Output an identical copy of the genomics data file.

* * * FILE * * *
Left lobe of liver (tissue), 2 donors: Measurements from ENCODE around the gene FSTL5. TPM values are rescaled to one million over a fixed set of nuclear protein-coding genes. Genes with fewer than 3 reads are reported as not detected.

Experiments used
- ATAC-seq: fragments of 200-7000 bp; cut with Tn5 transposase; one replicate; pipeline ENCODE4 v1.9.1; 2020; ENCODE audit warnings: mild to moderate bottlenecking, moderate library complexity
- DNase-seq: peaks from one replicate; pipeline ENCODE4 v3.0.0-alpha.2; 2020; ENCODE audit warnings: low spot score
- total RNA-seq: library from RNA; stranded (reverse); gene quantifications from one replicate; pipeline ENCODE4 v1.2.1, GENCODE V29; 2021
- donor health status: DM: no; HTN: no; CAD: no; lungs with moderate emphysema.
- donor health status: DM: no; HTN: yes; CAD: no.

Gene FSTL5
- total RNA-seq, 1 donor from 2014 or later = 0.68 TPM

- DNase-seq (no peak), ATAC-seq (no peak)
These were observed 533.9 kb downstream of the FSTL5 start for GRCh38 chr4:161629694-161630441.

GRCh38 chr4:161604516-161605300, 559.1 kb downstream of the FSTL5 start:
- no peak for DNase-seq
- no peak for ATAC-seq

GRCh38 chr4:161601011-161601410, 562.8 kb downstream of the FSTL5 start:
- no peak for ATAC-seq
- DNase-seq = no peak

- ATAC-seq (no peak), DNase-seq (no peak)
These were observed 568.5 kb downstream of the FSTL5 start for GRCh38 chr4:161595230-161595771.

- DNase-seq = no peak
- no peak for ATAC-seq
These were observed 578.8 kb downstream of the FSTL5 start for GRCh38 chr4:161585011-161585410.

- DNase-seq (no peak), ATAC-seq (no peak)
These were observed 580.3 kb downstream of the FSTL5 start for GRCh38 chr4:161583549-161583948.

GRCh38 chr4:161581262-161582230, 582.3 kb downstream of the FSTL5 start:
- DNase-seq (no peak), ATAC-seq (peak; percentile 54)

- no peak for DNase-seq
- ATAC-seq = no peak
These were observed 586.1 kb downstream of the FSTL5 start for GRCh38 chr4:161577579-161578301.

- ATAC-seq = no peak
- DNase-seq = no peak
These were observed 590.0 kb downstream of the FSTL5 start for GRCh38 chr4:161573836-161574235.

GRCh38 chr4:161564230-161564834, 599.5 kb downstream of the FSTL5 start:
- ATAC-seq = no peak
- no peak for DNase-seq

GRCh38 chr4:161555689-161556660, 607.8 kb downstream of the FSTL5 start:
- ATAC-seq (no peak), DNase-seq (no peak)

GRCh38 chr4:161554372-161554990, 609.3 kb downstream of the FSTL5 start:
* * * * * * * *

Left lobe of liver (tissue), 2 donors: Measurements from ENCODE around the gene FSTL5. TPM values are rescaled to one million over a fixed set of nuclear protein-coding genes. Genes with fewer than 3 reads are reported as not detected.

Experiments used
- ATAC-seq: fragments of 200-7000 bp; cut with Tn5 transposase; one replicate; pipeline ENCODE4 v1.9.1; 2020; ENCODE audit warnings: mild to moderate bottlenecking, moderate library complexity
- DNase-seq: peaks from one replicate; pipeline ENCODE4 v3.0.0-alpha.2; 2020; ENCODE audit warnings: low spot score
- total RNA-seq: library from RNA; stranded (reverse); gene quantifications from one replicate; pipeline ENCODE4 v1.2.1, GENCODE V29; 2021
- donor health status: DM: no; HTN: no; CAD: no; lungs with moderate emphysema.
- donor health status: DM: no; HTN: yes; CAD: no.

Gene FSTL5
- total RNA-seq, 1 donor from 2014 or later = 0.68 TPM

- DNase-seq (no peak), ATAC-seq (no peak)
These were observed 533.9 kb downstream of the FSTL5 start for GRCh38 chr4:161629694-161630441.

GRCh38 chr4:161604516-161605300, 559.1 kb downstream of the FSTL5 start:
- no peak for DNase-seq
- no peak for ATAC-seq

GRCh38 chr4:161601011-161601410, 562.8 kb downstream of the FSTL5 start:
- no peak for ATAC-seq
- DNase-seq = no peak

- ATAC-seq (no peak), DNase-seq (no peak)
These were observed 568.5 kb downstream of the FSTL5 start for GRCh38 chr4:161595230-161595771.

- DNase-seq = no peak
- no peak for ATAC-seq
These were observed 578.8 kb downstream of the FSTL5 start for GRCh38 chr4:161585011-161585410.

- DNase-seq (no peak), ATAC-seq (no peak)
These were observed 580.3 kb downstream of the FSTL5 start for GRCh38 chr4:161583549-161583948.

GRCh38 chr4:161581262-161582230, 582.3 kb downstream of the FSTL5 start:
- DNase-seq (no peak), ATAC-seq (peak; percentile 54)

- no peak for DNase-seq
- ATAC-seq = no peak
These were observed 586.1 kb downstream of the FSTL5 start for GRCh38 chr4:161577579-161578301.

- ATAC-seq = no peak
- DNase-seq = no peak
These were observed 590.0 kb downstream of the FSTL5 start for GRCh38 chr4:161573836-161574235.

GRCh38 chr4:161564230-161564834, 599.5 kb downstream of the FSTL5 start:
- ATAC-seq = no peak
- no peak for DNase-seq

GRCh38 chr4:161555689-161556660, 607.8 kb downstream of the FSTL5 start:
- ATAC-seq (no peak), DNase-seq (no peak)

GRCh38 chr4:161554372-161554990, 609.3 kb downstream of the FSTL5 start: